Christmas Island pipistrelle
|Christmas Island pipistrelle|
Pipistrellus tenuis murrayi Koopman 1973, 1993
It was a small bat (it weighed 3 to 4.5 grams or 0.11 to 0.16 ounces), and lived only on Christmas Island, Australia. It was thought to be the same as the Pipistrellus tenuis, but research on the bat's baculum (a penis bone) showed that Pipistrellus murrayi was a different species.
The numbers of Christmas Island Pipistrelle bats had dropped a lot in the last 20 years. It had once been seen all over the island, including in the Settlement. It went from at least 80% of its living range, and its numbers had dropped more than 90% since 1994. Research into the number of bats in January 2009, shows there were only about 20 bats left. The only known group resting place had only four bats. The last bat call was heard on 26 August 2009.
Cause of declineEdit
Scientists do not know why the Christmas Island Pipistrelle's numbers dropped. Several possible threats may have been:
- being eaten
- disturbed at their resting spots
- an unknown disease.
A number of animals brought to Christmas Island could be the problem:
Saving the pipistrelleEdit
Early in 2009, the Australian Minister for the Environment, Peter Garrett, stopped scientists from trying to set up a captive breeding program. He said that the bats were too hard to catch, and no one knew how to keep them alive in cages. Instead, he announced a program to breed a similar bat in the Northern Territory of Australia. Scientists would learn about caring and breeding bats, then use this information to save the Christmas Island Pipistrelle. Other scientists had said this would take too long, and the bats would become extinct. Scientists believed that by June 2009 there were only four of the bats left in the world. In July 2009, the Australian Government changed its earlier decision and said that it would try to capture the last of the bats and use them to try and breed more bats in captivity. During August and September 2009 scientists searched for the remaining bats to catch them and protect them. At the end of August only one bat had been heard. Scientists tried to catch this bat, but it has not been heard from since the night of 26 August. It is now believed that the bat is extinct. This may be one of the few times that the extinction of a species in the wild can be known to the exact day. Scientists will continue to search for the bat, but there has been no signs of the bat since.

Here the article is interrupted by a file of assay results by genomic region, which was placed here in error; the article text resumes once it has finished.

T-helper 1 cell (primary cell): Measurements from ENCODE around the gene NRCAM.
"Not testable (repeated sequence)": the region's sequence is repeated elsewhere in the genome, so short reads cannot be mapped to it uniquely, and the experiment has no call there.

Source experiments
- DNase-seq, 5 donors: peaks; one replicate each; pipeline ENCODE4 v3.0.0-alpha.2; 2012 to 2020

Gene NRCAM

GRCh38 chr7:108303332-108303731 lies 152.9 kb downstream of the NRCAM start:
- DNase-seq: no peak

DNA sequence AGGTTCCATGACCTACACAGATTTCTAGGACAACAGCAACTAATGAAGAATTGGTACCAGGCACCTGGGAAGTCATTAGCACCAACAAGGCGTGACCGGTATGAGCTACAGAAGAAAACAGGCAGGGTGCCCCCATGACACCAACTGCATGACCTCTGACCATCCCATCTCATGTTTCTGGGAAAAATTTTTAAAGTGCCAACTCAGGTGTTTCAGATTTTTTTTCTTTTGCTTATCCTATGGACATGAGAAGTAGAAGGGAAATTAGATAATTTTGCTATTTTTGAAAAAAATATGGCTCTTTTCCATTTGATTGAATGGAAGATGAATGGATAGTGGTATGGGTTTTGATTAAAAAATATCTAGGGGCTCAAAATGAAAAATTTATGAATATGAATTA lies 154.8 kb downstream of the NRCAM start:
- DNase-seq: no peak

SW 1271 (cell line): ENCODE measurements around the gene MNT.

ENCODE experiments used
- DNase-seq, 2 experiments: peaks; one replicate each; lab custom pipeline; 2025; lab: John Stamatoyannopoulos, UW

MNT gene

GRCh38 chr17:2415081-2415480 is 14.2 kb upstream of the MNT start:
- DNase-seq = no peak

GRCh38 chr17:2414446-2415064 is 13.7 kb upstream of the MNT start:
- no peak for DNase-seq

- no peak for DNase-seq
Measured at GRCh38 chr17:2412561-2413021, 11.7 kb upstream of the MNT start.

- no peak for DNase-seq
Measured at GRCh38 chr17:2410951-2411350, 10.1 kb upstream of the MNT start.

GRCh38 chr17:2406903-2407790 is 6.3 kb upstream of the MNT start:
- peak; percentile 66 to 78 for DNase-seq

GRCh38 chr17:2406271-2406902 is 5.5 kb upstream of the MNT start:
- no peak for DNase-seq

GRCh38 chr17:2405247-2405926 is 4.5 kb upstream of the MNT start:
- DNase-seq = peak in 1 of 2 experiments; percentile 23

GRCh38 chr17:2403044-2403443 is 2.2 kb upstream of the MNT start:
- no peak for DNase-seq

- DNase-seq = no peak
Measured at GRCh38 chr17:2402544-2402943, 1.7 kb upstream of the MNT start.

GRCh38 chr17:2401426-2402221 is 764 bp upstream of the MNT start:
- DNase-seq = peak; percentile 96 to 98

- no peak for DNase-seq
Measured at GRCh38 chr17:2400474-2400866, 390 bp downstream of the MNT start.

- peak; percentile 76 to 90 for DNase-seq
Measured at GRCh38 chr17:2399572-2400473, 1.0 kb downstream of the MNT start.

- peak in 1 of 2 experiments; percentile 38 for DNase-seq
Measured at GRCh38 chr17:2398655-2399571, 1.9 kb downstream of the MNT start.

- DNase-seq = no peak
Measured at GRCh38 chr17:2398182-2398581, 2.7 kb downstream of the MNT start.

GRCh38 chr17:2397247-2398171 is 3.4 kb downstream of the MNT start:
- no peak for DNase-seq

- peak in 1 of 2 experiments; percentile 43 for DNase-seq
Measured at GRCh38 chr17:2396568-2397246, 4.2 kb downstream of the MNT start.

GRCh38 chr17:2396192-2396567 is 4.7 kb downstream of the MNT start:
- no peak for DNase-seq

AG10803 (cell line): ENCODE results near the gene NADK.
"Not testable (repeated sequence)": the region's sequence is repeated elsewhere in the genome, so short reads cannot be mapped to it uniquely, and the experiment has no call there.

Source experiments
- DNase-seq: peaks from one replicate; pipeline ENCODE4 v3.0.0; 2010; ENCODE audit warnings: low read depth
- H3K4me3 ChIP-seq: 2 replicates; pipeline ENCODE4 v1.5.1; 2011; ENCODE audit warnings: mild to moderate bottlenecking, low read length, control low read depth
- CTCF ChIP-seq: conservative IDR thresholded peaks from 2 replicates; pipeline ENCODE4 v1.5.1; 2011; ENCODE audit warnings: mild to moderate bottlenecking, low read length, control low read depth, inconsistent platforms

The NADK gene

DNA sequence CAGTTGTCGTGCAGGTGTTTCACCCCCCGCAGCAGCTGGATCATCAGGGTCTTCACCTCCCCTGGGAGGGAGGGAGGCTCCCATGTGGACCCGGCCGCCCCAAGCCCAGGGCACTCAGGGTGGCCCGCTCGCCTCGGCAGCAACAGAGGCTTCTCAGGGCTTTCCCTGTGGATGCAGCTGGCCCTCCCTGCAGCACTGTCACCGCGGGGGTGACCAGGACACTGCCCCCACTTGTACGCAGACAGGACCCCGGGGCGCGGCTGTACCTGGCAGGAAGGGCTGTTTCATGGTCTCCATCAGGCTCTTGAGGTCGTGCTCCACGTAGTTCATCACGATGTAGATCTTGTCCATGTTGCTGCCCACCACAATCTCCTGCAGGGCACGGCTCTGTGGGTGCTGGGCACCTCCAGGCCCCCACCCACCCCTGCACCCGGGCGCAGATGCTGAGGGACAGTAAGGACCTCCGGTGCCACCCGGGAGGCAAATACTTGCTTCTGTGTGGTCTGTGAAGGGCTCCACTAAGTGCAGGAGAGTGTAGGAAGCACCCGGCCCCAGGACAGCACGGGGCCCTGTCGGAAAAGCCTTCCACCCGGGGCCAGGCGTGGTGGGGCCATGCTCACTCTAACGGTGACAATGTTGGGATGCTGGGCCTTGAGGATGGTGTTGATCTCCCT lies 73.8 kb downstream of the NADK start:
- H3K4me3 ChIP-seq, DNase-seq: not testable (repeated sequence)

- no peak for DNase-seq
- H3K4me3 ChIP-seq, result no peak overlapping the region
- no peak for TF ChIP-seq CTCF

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- McLeonard, Keiren (6 September 2011). "Australia's latest mammal extinction - the pipistrelle". abc.net.au. Retrieved 21 August 2012.
- McLeod, Shane. "Garrett goes in to bat for endangered pipistrelle - ABC News (Australian Broadcasting Corporation)". www.abc.net.au. Retrieved 2009-02-19.
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- "Moves to save Christmas Island bats - ABC News (Australian Broadcasting Corporation)". www.abc.net.au. Retrieved 2009-07-01.
- Beeton, Bob (1 April 2010). "FINAL REPORT OF THE CHRISTMAS ISLAND EXPERT WORKING GROUP TO THE MINISTER FOR ENVIRONMENT PROTECTION, HERITAGE AND THE ARTS" (PDF). Department of Environment, Protection, Heritage and the Arts. Retrieved 3 December 2010.